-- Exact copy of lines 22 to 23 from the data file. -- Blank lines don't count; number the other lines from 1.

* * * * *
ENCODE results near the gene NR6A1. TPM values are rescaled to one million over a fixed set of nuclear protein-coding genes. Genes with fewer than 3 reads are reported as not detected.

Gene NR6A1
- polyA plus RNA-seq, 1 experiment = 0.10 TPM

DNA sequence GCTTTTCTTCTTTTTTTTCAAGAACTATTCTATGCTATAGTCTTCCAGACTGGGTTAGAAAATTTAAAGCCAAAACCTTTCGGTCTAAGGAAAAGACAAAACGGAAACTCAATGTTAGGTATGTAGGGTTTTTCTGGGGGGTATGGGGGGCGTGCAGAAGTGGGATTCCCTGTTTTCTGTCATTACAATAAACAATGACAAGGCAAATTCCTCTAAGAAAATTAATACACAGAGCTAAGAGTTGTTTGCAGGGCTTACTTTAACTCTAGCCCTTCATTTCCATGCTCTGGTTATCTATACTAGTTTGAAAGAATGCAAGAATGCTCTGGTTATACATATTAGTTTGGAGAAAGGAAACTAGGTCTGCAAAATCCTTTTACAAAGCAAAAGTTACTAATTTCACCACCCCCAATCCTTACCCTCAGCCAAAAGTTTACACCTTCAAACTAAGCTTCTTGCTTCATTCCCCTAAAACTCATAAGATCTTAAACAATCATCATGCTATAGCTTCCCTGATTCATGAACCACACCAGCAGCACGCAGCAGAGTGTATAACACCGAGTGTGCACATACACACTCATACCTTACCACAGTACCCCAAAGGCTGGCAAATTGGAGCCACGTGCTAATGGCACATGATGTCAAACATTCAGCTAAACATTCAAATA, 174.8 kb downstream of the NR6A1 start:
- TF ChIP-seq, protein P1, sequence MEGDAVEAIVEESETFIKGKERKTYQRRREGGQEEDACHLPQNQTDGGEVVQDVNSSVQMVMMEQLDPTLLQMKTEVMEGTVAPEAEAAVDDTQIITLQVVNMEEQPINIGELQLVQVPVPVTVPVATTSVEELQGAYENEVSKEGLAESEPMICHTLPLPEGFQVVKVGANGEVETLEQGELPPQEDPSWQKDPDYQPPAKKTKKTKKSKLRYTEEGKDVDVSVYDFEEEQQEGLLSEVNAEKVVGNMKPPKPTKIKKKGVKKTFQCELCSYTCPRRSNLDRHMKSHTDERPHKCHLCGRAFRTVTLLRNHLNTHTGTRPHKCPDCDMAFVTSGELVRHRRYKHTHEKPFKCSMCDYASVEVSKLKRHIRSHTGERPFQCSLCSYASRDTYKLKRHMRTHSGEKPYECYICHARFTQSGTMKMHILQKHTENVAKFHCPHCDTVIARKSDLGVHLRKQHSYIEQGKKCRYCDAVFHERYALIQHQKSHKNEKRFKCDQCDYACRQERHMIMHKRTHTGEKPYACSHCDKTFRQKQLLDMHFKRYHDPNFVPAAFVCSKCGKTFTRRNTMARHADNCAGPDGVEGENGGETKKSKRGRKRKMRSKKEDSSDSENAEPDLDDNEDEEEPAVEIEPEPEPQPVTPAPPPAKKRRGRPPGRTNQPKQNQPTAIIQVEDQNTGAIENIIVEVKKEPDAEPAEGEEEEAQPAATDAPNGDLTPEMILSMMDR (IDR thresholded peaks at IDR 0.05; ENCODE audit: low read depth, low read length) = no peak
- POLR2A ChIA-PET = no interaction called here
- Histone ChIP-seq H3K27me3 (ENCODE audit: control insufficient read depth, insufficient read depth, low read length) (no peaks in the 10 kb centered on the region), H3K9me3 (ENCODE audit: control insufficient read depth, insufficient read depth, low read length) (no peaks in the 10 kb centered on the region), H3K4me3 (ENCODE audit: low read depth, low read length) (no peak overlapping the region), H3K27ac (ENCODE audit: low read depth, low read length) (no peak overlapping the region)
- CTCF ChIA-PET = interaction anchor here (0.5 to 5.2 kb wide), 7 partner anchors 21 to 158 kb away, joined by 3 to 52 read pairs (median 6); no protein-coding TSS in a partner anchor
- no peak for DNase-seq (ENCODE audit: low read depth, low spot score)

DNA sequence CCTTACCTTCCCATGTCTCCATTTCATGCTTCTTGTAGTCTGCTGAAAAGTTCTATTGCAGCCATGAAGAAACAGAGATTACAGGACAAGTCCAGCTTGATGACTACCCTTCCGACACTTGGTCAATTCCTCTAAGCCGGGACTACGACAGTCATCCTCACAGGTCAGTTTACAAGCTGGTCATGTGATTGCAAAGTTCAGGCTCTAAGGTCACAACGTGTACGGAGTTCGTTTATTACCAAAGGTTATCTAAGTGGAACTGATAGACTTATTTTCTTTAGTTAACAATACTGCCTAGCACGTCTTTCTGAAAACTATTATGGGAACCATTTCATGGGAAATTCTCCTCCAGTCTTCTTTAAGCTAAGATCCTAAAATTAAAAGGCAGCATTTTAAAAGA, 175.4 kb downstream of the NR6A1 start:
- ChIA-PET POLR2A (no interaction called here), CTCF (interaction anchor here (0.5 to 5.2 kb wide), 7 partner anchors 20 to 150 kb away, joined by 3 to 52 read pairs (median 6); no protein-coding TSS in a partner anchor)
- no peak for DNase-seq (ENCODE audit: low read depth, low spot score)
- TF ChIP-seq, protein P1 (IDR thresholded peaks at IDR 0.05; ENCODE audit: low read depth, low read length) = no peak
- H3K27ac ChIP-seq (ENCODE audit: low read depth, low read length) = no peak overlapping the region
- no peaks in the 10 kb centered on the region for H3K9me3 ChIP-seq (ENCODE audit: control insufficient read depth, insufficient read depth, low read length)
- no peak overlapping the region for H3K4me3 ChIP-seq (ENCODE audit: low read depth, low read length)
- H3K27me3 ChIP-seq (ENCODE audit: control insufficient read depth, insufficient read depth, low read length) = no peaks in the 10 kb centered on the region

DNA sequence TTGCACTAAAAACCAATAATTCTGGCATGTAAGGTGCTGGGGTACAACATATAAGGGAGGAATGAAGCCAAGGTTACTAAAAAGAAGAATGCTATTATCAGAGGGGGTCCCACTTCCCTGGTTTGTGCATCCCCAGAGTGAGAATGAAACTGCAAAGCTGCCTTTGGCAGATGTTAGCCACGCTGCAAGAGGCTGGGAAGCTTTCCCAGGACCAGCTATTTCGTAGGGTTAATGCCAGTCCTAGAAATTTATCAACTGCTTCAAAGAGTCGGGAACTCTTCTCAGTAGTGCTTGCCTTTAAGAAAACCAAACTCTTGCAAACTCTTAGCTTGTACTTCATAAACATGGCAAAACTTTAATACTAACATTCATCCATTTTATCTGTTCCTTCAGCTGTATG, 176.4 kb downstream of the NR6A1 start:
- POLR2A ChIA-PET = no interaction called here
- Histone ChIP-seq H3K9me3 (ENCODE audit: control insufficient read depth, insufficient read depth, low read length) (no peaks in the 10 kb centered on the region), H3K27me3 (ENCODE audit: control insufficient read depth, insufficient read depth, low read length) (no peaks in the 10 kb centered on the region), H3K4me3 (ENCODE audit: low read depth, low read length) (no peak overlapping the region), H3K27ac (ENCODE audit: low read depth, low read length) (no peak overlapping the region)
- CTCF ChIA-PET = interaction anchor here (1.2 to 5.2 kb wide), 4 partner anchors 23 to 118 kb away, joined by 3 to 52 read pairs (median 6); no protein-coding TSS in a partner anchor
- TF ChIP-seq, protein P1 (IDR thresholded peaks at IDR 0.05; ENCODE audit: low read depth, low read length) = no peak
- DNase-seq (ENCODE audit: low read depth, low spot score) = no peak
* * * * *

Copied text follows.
- TF ChIP-seq, protein P1 (IDR thresholded peaks at IDR 0.05; ENCODE audit: low read depth, low read length) = no peak
- DNase-seq (ENCODE audit: low read depth, low spot score) = no peak